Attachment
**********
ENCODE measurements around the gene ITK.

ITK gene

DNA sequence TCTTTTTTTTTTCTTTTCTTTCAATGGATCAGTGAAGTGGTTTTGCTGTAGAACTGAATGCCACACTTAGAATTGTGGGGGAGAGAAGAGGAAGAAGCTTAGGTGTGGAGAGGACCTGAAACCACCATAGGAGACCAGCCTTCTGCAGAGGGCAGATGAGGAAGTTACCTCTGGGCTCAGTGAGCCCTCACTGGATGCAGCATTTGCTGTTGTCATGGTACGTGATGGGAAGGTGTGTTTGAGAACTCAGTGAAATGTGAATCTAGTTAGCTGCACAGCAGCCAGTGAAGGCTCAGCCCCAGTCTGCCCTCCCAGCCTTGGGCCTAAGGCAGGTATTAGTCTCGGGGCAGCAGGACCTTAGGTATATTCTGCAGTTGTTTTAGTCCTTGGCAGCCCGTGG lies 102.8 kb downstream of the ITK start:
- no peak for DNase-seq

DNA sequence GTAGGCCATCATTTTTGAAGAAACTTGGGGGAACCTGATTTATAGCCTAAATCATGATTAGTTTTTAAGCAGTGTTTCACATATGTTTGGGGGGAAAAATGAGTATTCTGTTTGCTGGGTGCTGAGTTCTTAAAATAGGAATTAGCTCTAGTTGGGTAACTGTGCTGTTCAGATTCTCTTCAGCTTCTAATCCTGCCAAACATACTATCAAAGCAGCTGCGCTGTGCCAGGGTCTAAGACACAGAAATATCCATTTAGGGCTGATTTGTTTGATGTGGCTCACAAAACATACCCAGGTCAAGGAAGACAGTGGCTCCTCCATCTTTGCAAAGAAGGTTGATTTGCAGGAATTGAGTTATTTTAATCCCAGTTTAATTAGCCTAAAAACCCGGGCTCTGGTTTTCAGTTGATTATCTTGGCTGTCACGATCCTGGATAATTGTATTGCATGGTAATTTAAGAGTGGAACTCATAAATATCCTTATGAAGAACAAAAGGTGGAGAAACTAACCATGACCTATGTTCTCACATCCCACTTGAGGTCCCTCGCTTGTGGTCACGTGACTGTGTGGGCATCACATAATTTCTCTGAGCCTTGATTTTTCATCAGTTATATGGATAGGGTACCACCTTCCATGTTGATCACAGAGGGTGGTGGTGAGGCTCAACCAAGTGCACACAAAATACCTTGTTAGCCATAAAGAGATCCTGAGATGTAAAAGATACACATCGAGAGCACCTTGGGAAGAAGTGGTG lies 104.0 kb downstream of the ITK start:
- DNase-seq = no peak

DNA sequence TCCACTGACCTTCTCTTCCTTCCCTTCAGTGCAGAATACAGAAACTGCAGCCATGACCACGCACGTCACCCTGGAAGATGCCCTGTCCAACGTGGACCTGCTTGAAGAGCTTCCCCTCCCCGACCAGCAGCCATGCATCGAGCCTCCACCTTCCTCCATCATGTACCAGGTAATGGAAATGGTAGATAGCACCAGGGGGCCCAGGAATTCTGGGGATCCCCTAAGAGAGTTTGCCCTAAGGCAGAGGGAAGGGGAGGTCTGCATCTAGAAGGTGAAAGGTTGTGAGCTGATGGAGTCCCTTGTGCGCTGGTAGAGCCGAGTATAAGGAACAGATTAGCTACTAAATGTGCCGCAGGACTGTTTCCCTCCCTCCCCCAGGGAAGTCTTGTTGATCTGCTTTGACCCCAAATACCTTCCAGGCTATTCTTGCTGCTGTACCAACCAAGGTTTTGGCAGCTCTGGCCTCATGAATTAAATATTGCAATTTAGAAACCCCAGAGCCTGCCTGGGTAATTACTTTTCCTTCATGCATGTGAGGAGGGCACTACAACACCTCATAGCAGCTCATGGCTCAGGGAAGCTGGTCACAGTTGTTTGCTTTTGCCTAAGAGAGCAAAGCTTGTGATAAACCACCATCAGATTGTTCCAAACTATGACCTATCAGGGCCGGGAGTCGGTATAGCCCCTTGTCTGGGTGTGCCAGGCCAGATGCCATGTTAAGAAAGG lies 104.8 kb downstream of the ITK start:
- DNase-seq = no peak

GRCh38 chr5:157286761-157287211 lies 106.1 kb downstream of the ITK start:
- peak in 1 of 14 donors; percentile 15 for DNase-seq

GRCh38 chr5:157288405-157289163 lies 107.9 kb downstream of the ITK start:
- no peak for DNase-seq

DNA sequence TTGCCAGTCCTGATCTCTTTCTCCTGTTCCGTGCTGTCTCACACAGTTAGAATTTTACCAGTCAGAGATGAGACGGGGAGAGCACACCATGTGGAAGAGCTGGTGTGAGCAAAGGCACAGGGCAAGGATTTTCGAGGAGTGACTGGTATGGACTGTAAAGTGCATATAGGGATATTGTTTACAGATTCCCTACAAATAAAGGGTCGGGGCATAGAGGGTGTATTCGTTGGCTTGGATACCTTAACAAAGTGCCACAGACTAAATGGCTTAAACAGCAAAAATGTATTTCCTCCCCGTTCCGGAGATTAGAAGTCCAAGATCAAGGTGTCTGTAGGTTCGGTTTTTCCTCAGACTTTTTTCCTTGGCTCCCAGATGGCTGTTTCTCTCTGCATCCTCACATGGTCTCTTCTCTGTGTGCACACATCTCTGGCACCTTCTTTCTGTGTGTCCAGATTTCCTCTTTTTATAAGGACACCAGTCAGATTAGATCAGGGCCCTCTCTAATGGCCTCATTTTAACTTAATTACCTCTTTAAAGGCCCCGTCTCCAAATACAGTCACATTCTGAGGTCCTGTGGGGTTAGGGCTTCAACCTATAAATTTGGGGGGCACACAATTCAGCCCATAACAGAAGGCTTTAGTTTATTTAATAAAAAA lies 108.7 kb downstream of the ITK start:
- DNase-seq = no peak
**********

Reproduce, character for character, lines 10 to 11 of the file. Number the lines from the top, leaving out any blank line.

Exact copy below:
- peak in 1 of 14 donors; percentile 15 for DNase-seq

GRCh38 chr5:157288405-157289163 lies 107.9 kb downstream of the ITK start: